Stocks Slip as Lawmakers Haggle. U.S. stock indexes on Friday pared declines into the close but finished the session lower as investors monitored last-minute negotiations toward cementing a coronavirus aid package amid worsening infections and hospitalizations. The day’s trading action also was colored by quadruple witching and Tesla’s nearing inclusion in the S&P 500 index. Quadruple witching is when stock index options and futures expire simultaneously, an event that can be marked by outsize volatility in equity markets. The Dow Jones Industrial Average finished the day off 0.4% at around 30,179, the S&P 500 index closed 0.4% lower at 3709, and the Nasdaq Composite Index ended the session off less than 0.1% at 12,756. For the week, all three benchmarks finished higher, with the Dow marking a weekly gain of 0.5%, the S&P 500 booking a weekly rise of 1.3%, and the Nasdaq Composite clinching a 3.1% gain. Congressional leaders shifted their sights Friday afternoon to keeping the government open past midnight tonight, as their attempts to find a deal both sides could agree on looked to be stymied. CNBC reported later Friday that Senate Majority Leader Mitch McConnell, R-Ky., was pushing toward passing a funding bill that would keep the government open for another 48 hours as lawmakers attempt to hammer out an agreement to help out-of-work Americans and troubled businesses.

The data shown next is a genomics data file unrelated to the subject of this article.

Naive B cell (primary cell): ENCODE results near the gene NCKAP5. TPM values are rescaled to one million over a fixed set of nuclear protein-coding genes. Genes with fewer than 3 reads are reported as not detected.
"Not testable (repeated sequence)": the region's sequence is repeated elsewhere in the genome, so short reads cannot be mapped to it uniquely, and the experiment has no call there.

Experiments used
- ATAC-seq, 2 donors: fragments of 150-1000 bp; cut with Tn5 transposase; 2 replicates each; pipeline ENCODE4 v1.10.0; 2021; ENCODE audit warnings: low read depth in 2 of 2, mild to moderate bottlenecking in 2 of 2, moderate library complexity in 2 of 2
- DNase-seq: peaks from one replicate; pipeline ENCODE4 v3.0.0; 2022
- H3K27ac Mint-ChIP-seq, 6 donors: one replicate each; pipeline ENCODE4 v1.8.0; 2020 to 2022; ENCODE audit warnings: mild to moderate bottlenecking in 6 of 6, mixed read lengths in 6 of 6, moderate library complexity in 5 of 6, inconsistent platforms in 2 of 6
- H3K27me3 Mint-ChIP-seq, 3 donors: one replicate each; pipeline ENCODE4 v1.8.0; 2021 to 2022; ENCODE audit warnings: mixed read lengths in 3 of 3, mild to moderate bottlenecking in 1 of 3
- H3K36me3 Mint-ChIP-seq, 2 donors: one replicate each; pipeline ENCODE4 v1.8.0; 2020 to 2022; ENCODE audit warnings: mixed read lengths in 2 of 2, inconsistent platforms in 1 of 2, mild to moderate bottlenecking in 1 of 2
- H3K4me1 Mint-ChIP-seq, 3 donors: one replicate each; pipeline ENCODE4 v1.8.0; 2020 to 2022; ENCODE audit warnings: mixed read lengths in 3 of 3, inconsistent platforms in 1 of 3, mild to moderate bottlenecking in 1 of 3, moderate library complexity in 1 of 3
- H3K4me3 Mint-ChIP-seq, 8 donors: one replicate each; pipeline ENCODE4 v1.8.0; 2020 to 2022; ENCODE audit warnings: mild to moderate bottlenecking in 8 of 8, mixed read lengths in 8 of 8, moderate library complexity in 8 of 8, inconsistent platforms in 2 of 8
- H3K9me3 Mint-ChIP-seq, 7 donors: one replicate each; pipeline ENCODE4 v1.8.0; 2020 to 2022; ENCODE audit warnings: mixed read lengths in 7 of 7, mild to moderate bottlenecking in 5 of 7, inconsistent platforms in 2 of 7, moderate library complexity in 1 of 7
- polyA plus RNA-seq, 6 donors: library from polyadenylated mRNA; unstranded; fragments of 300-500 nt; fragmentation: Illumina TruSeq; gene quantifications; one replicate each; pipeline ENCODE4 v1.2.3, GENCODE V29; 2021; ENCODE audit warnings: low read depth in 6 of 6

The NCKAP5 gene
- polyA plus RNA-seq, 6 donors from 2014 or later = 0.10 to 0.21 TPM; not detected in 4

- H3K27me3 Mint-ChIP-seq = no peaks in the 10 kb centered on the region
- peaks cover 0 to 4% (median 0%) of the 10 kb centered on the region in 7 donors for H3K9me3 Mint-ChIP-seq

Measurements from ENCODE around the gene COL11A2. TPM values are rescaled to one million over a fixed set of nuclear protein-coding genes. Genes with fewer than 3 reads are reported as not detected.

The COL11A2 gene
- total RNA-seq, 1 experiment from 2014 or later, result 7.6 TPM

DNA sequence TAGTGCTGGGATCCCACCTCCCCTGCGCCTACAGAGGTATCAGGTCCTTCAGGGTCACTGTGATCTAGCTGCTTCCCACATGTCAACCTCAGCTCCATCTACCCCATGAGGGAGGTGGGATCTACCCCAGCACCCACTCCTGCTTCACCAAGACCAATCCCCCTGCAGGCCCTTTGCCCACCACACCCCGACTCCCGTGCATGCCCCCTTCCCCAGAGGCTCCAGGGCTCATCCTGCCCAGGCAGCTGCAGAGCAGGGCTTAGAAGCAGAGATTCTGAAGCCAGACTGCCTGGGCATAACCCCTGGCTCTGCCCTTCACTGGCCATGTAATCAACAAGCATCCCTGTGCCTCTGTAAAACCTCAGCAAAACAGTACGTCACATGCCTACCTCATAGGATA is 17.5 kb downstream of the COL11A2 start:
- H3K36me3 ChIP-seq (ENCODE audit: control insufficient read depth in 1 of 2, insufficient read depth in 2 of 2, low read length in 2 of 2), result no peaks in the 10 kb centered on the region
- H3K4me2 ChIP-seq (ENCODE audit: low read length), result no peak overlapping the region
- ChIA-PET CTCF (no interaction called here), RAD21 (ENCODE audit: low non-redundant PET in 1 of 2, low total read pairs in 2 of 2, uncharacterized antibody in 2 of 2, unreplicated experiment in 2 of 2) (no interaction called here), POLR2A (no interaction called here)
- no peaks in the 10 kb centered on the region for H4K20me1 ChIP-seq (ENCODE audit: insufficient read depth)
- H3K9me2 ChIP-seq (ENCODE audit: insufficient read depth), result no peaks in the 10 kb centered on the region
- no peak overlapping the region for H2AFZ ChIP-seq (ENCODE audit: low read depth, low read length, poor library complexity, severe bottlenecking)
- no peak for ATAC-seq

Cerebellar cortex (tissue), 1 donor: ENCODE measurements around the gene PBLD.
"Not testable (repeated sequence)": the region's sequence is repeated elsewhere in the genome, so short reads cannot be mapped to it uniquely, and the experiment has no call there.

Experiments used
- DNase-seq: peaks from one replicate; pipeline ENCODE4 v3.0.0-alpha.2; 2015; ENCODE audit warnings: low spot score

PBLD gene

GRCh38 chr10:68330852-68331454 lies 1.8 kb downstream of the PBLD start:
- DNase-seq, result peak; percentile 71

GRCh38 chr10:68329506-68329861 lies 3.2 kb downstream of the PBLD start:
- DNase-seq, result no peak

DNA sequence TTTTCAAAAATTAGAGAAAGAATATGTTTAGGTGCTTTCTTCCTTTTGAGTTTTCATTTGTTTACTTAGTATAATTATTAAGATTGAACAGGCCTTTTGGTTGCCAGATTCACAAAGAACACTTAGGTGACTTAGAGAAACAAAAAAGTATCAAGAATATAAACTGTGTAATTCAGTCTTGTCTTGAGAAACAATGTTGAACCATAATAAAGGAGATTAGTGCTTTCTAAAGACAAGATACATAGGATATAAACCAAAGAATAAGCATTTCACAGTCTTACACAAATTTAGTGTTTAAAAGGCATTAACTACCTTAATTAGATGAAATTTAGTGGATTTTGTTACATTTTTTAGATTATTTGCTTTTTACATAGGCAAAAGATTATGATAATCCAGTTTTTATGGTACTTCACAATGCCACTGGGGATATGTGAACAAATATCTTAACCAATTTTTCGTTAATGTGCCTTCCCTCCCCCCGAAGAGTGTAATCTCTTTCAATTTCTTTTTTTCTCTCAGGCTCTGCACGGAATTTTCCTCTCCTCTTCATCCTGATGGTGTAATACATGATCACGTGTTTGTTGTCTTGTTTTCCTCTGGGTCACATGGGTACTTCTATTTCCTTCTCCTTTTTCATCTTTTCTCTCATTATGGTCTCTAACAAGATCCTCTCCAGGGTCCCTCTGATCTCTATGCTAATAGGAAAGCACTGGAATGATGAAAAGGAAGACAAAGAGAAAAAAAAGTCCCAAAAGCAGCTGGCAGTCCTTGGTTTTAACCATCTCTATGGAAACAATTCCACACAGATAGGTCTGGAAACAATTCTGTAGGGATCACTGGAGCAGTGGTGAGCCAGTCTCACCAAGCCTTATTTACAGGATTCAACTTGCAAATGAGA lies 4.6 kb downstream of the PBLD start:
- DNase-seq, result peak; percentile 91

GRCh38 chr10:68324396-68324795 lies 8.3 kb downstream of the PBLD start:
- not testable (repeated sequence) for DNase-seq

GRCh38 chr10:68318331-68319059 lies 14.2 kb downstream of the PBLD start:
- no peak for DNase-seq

Moderna’s Covid-19 Vaccine Is Backed by FDA Advisory Panel
A second vaccine for Covid-19 got a thumbs-up Thursday from a panel of vaccine experts advising U.S. regulators. After a day of hearings, Moderna’s vaccine was endorsed by an advisory committee to the Food and Drug Administration, with 20 yes votes, zero nos, and one abstention.
Moderna’s shots should be available soon. The agency isn’t bound by the committee’s advice, but FDA scientists told the panel earlier Thursday that the Moderna vaccine merits the agency’s emergency use authorization. That happened for the first vaccine from Pfizer and BioNTech just a day after a Dec. 10 expert panel gave its endorsement.
The vaccines will break the back of the pandemic, declared the University of Michigan epidemiologist who served as chairman of the committee, Arnold Monto.
U.K. and EU in Last Hours of Talks to Avoid Brexit Chaos
The U.K. and the European Union were still desperately trying on Friday to finally strike a deal on a future trade treaty, as EU chief negotiator Michel Barnier told the European Parliament there were “just a few hours left” for both sides to find a compromise on their long-running differences.
While Barnier characterized the current situation as “serious and somber,” U.K. Prime Minister Boris Johnson seemed to echo the pessimistic mood when, speaking later, he called on the EU to “see sense” and make concessions to sign an agreement.
Why Friday Is Big for Tesla Stock, Ahead of Monday’s Epic S&P 500 Inclusion
Tesla will join the S&P 500 on Monday, and its stock price at the end of trading Friday will determine the weighting Tesla will have in the index.
The S&P 500 is weighted by market capitalization, adjusted for the number of shares available for trading, which for Tesla is roughly 80%. The rest is held by insiders, including CEO Elon Musk. Tesla’s current market value is roughly $610 billion. About $490 billion of that is available to trade. And the total market value of the S&P 500 is roughly $32 trillion.
All those numbers work out to about a 1.5% weighting for Tesla in the index. Tesla is already the most valuable company ever added. At a weighting of 1.5%, it might also become the largest weighting ever added. That title is held by Berkshire Hathaway. Its original weighting in the S&P 500 was roughly 1.4%. Berkshire was added in 2010.
Federal Reserve Holds Rates Steady, Raises Economic Outlook